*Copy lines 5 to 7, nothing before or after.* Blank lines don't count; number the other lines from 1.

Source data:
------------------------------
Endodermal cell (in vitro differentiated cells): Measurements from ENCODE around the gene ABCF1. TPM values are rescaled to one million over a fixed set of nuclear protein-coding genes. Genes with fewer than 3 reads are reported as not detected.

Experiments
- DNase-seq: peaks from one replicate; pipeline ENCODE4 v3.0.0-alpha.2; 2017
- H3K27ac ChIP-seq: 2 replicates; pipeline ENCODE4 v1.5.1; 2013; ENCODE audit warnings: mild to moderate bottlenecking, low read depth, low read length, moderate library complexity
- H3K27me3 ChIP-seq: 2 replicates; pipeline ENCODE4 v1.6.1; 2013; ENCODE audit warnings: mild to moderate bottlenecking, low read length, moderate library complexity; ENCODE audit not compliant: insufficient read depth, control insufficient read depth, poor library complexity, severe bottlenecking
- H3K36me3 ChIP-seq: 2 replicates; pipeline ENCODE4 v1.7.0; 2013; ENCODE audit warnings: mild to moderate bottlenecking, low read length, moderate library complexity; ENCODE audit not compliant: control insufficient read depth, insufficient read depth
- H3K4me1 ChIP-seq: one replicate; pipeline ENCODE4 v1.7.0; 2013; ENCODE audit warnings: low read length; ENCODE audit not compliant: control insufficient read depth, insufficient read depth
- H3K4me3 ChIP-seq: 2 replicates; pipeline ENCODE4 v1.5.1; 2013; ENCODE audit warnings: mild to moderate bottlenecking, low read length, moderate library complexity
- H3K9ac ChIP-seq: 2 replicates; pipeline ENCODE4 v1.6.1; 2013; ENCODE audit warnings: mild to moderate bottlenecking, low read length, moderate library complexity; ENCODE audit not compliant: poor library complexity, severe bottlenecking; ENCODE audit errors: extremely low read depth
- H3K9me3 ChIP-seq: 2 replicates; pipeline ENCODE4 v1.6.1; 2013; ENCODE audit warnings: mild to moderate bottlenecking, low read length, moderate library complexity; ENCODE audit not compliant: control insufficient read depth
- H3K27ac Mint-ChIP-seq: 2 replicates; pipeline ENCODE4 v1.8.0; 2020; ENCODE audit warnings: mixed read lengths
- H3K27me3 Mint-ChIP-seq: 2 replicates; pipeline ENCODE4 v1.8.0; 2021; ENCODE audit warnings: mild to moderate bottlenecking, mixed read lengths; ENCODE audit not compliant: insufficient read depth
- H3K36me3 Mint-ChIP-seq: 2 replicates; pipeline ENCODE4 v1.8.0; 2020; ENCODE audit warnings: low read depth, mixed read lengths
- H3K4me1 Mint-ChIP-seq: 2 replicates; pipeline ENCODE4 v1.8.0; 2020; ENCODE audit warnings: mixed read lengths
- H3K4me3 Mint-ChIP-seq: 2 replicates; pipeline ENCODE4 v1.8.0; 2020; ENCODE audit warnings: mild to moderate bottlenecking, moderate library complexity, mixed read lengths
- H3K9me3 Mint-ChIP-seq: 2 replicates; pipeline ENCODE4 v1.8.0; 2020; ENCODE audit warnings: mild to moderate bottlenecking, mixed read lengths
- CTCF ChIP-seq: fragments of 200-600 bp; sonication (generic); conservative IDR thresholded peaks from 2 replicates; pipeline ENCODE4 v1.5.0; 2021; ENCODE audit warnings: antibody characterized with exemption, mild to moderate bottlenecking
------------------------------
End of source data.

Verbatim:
- H3K27me3 ChIP-seq: 2 replicates; pipeline ENCODE4 v1.6.1; 2013; ENCODE audit warnings: mild to moderate bottlenecking, low read length, moderate library complexity; ENCODE audit not compliant: insufficient read depth, control insufficient read depth, poor library complexity, severe bottlenecking
- H3K36me3 ChIP-seq: 2 replicates; pipeline ENCODE4 v1.7.0; 2013; ENCODE audit warnings: mild to moderate bottlenecking, low read length, moderate library complexity; ENCODE audit not compliant: control insufficient read depth, insufficient read depth
- H3K4me1 ChIP-seq: one replicate; pipeline ENCODE4 v1.7.0; 2013; ENCODE audit warnings: low read length; ENCODE audit not compliant: control insufficient read depth, insufficient read depth